Tissue regeneration is an extremely dynamic process, requiring coordination of many cellular behaviors, including self-renewal and differentiation, to maintain normal tissue function. In an organ like the skin, tissues in close proximity have to coordinate their actions to maintain distinct identities. By investigating homeostatic principles that maintain different tissue types within an organ we can begin to elucidate sufficiency and requirements of specific tissues towards maintaining overall organ function.
Utilizing our novel live imaging approach we have begun to understand what factors dictate stem cell behavior, including that: 1) location dictates stem cell fate (Rompolas, Nature 2013), 2) stem cell decisions are balanced through extrinsic regulation via TGF-β signaling from the niche (Mesa 2015), 3) β-catenin activation induces stem cell autonomous survival as well as non-autonomous growth of neighboring stem cells (Mesa 2015; Deschene*, Myung* 2014), and 4) epidermal stem cells are equipotent for self-renewal and differentiation behaviors (Rompolas*, Mesa* 2016).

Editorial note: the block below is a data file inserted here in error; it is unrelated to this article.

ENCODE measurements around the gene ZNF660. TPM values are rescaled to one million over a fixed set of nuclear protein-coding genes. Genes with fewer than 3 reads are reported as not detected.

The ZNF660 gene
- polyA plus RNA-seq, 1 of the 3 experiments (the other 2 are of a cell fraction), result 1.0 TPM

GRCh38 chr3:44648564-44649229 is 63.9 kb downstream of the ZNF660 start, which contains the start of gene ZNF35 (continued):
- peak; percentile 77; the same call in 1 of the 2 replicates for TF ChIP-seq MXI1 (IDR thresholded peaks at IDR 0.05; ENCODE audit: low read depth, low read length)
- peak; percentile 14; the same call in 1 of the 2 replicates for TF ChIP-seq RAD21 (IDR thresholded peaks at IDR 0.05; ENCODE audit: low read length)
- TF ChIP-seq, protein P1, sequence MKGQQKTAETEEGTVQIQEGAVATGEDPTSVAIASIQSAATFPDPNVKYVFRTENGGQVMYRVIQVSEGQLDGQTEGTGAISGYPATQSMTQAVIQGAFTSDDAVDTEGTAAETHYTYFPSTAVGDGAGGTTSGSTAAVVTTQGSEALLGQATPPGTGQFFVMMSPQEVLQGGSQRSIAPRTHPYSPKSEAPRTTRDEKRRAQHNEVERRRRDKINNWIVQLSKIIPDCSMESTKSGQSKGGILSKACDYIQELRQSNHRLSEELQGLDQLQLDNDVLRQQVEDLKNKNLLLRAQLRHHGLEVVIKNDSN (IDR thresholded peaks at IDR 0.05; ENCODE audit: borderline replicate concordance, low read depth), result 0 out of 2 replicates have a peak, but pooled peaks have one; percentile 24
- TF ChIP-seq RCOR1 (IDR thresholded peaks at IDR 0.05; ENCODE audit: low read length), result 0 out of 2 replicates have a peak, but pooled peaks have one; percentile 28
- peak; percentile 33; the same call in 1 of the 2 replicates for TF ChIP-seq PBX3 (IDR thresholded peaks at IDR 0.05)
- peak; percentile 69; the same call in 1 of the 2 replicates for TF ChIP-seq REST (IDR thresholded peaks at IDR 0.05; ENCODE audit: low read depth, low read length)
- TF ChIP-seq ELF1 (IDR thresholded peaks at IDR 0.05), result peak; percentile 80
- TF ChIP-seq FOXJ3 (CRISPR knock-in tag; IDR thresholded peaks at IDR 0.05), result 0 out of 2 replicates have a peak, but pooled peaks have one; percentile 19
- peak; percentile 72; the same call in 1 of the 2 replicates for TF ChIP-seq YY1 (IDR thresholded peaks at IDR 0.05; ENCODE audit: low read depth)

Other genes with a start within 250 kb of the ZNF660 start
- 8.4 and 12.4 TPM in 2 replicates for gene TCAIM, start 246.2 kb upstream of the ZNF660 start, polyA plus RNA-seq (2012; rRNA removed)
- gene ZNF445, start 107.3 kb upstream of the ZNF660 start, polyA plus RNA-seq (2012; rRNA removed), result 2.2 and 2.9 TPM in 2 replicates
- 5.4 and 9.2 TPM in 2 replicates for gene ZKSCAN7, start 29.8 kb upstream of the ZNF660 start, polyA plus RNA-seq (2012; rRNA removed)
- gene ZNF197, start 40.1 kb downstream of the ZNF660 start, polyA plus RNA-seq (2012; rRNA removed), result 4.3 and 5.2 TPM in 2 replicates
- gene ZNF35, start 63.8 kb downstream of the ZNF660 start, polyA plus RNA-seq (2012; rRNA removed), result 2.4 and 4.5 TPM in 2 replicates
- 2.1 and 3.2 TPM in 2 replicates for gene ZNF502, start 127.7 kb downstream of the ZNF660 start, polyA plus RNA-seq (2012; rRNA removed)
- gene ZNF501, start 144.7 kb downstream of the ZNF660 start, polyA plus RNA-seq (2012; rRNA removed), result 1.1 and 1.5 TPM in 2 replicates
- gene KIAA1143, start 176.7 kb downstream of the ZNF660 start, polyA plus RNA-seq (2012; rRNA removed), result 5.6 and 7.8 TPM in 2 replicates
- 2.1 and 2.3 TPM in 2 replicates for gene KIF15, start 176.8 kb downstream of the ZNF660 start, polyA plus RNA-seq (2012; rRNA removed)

More recently, we discovered that stem cells in the hair follicle have incredible plasticity during homeostasis (Xin, 2018). Importantly, this plasticity is not an emerging property of a pathological or injury state but an embedded property of the tissue, allowing it to remain flexible to dynamic environmental demands.
In the epidermis, we have found that direct stem cell neighbors coordinate their fate decisions to support tissue regeneration, with self-renewal always following the differentiation of a neighboring cell (Mesa*, Kawaguchi*, Cockburn*, 2018). This work showed for the first time that stem cell self-renewal is not the constitutive driver of epidermal homeostasis but instead a direct response to demand for neighboring cells.
As the skin contains multiple cell types it is paramount to understand how each maintain themselves over time, as well as how they coordinate their own homeostatic behaviors with those of the epidermal stem cell neighbors. By broadening our investigation of the epithelium to include mesenchymal fibroblasts, we found that fibroblasts in the dermis are stably positioned during homeostasis, even upon the spontaneous loss of neighboring cells that occurs during aging (Marsh, 2018). In contrast, fibroblast membranes are highly dynamic and extend to fill the void left by the lost neighbors, revealing that these membrane extensions enable fibroblasts to sustain organ homeostasis in the absence of proliferation.